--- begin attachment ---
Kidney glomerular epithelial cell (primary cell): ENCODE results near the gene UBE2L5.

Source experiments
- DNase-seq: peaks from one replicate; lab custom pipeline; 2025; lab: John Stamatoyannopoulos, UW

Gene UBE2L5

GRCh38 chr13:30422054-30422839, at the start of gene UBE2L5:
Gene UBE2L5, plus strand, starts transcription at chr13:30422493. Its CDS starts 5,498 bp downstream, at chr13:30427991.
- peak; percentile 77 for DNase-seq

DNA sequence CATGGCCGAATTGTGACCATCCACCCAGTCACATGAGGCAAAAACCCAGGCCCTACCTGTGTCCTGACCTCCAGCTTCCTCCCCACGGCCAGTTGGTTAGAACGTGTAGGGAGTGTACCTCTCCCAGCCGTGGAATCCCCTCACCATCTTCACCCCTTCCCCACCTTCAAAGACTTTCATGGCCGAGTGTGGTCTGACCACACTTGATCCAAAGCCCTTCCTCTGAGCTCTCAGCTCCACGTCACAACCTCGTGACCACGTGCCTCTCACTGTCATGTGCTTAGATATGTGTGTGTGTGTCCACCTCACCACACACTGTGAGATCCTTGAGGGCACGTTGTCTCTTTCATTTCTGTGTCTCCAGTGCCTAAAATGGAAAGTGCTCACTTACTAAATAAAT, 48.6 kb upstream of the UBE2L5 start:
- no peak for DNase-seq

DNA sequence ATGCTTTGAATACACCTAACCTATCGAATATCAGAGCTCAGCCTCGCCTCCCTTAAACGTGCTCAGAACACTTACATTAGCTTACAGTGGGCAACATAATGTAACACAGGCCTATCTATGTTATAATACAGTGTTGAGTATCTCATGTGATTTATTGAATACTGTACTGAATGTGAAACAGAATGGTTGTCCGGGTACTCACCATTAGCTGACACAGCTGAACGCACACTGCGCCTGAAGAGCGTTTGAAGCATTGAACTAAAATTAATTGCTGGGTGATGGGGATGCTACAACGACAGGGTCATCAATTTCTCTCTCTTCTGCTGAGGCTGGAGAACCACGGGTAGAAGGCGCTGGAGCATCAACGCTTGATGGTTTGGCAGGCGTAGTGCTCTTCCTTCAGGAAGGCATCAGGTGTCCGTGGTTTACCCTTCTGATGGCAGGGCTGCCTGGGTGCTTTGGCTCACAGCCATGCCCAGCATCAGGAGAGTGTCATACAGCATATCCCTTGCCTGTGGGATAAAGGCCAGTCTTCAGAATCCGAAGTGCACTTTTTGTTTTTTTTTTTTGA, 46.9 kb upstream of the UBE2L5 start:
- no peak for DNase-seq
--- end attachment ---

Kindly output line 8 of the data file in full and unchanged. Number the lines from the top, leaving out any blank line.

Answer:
DNA sequence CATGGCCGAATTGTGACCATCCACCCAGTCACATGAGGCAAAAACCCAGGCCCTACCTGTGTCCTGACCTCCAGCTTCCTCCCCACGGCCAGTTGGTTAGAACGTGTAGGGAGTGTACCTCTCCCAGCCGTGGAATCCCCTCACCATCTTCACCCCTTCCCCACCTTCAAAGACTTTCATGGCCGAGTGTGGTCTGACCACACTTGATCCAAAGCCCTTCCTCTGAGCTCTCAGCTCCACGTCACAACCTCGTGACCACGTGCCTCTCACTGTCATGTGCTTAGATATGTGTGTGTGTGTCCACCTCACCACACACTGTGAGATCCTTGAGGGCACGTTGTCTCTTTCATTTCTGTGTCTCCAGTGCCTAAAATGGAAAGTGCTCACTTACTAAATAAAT, 48.6 kb upstream of the UBE2L5 start: